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Roebuck v. Ragucci

Decided: February 24, 1985.


Rosemary Higgins Cass, J.s.c.


The question before this court, raised by summary judgment motions in two similar cases and not previously decided in this jurisdiction, is whether an authorized buyer on another's credit card account can be held liable for purchases made on the account.*fn1 Sears Roebuck & Co., a national retail store chain, seeks summary judgment on unpaid purchases against defendants Janet Ragucci and Christine Laday, who were "authorized buyers" on their respective spouses' Sears credit card accounts.

To obtain a Sears credit card account a person must fill out a standard application form. The applicant obligates himself to pay for all purchases made on his account. If approved, the applicant is issued a credit card to make purchases at any Sears store. The card designates the person who is issued the account and his account number. The application also permits the cardholder to designate family members, such as a spouse, to be authorized buyers, who can make purchases on the account. However, the application does not state that the authorized buyer is directly liable for his purchases or any other purchases made on the account. In addition, the authorized buyer is not required to sign the application, making him liable for purchases, his own or others, made on the account.

In the one case, Sears sues Christine Laday for six separate purchases she made with her husband's Sears account between

August 19, 1982 and May 31, 1983, totaling $614.72. Her husband, James, had obtained the account in his name prior to their marriage. After their marriage, Mrs. Laday was added as an authorized buyer on the account. James Laday died on July 30, 1983. Mrs. Laday contends that her husband's estate is liable for the balance due on the account because he agreed to pay for all credit purchases made on his account and she made no agreement obligating her to pay for such purchases.

In the other case, Sears sued Ernest and Janet Ragucci for purchases totaling $2,141.50 made on Ernest's account. Sears obtained a default judgment against Mr. Ragucci and now seeks summary judgment against Mrs. Ragucci. On February 1, 1978, Mr. Ragucci was issued a Sears account in his name, with Mrs. Ragucci listed as an authorized buyer. Between October 10, 1979 and December 3, 1979, Mrs. Ragucci made eight separate purchases totaling $1,184.89. On May 9, 1980, the Raguccis were divorced and a settlement agreement therein obligated Mr. Ragucci to pay for all Sears purchases. Mrs. Ragucci contends her husband alone is liable to Sears pursuant to the divorce decree and his agreement with Sears. She, too, contends that she never agreed to pay for any purchases made on her husband's account.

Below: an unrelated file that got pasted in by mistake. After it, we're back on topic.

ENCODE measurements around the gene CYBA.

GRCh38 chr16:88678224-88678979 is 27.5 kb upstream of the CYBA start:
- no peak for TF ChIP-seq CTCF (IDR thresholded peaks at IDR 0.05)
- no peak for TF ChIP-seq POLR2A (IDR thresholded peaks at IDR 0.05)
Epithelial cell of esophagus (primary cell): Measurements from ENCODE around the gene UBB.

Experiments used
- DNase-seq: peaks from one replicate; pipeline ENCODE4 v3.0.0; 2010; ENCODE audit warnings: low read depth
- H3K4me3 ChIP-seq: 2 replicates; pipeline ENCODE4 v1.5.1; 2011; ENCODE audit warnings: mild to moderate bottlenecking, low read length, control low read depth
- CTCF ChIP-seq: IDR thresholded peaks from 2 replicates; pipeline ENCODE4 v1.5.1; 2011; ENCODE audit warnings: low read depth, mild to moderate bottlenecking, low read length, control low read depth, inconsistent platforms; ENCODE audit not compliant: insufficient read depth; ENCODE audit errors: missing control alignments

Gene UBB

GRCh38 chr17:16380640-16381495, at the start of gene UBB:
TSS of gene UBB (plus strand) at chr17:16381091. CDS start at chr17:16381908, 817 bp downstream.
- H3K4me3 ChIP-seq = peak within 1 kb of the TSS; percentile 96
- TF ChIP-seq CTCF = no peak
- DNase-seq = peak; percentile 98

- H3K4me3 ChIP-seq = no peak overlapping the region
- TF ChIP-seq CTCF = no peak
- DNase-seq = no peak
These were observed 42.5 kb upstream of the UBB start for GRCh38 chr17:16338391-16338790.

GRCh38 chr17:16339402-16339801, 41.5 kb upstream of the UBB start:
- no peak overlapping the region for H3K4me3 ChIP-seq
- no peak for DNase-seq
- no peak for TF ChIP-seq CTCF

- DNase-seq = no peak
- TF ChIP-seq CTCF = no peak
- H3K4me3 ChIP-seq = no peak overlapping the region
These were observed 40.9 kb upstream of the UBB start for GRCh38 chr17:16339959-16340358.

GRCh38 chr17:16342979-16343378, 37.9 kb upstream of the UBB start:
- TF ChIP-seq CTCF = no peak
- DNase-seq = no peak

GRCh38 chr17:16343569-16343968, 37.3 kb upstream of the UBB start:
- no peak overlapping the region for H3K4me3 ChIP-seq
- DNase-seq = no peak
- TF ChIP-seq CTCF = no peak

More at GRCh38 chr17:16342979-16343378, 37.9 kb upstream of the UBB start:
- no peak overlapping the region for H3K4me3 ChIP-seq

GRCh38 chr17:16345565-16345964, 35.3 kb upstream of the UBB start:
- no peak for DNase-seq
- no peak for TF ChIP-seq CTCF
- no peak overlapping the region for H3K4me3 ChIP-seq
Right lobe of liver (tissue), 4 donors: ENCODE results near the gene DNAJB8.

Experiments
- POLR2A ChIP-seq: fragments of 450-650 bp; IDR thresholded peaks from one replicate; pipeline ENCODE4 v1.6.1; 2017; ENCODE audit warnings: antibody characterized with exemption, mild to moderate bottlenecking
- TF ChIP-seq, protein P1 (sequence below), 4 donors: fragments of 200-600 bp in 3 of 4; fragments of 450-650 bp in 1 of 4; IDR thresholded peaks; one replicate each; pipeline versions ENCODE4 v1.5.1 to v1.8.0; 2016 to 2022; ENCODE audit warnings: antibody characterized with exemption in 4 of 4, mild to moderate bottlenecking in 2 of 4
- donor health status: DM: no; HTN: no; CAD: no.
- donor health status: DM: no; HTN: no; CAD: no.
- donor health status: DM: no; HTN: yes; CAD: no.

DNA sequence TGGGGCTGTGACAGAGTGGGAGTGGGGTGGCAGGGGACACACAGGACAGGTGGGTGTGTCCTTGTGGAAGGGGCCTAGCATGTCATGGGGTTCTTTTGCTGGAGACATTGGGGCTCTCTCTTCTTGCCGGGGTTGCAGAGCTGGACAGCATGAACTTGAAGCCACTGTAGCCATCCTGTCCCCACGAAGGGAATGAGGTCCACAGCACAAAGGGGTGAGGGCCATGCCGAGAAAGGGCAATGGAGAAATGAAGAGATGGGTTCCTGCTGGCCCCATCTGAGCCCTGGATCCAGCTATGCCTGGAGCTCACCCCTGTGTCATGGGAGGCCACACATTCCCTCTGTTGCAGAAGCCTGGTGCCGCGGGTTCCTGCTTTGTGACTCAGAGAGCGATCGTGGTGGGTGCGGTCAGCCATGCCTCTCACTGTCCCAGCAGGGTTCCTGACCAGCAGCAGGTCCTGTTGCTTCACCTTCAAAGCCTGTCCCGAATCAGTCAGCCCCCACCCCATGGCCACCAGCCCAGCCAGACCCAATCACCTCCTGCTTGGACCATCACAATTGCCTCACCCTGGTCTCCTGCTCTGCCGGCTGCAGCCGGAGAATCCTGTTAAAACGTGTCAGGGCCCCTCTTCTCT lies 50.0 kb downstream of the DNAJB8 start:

Retail charge accounts come within the purview of the Retail Installment Sales Act of 1960 by amendments in 1971. N.J.S.A. 17:16C-1 et seq.; The Singer Co. v. Gardner, 65 N.J. 403 (1974). Pursuant to N.J.S.A. 17:16C-34.1 a person authorized by the retail buyer to make purchases can activate the retail buyer's charge account. The retail buyer is a person who agrees to buy goods or services from a retail seller pursuant to a retail charge account. N.J.S.A. 17:16C-1(d). By a fair interpretation of these provisions the retail buyer and his authorized buyer have a principal and agent relationship. A known agent acting within the scope of his authority for a disclosed principal is not personally liable unless he expressly agrees to perform

his principal's obligation. Stopford v. Boonton Molding Co., 56 N.J. 169 (1970).

The Sears credit card accounts in dispute are retail charge accounts. The holder of the account, or retail buyer, agrees to pay for all purchases made on his account. A sales slip, which must be signed by the cardholder or authorized buyer for purchases made on the credit account, states the cardholder agrees to pay for all charges made by him or his authorized buyers. Both Mrs. Laday and Mrs. Ragucci, when signing the sales slip for the goods purchased on their husbands' accounts, acted as known agents for disclosed principals. Neither of them made an express agreement to pay their husband's obligation.

There are no New Jersey cases involving a creditor's attempt to impute liability to an authorized buyer of a credit card account. However, research has revealed one reported case in another jurisdiction, which is directly on point.

In Cleveland Trust Co. v. Snyder, 55 Ohio App.2d 168, 380 N.E.2d 354 (Ohio Ct.App.1978), the suit involved unpaid advances to the credit card account of the defendant's former husband. As in the Ragucci case, a default judgment was entered against the husband, but the plaintiff continued to litigate its claim against his wife. Id., 380 N.E.2d at 357. The ex-husband was issued a credit card account with the plaintiff, Cleveland Trust Co. As cardholder of the account, he was authorized to receive cash advances to his checking account with the bank and purchase goods and services on credit. The defendant was a holder of a related card, which permitted her to sign for cash advances to her husband's checking account and purchase goods and services with his credit card. The credit account was issued to the husband and he agreed to pay for all purchases on his credit ...

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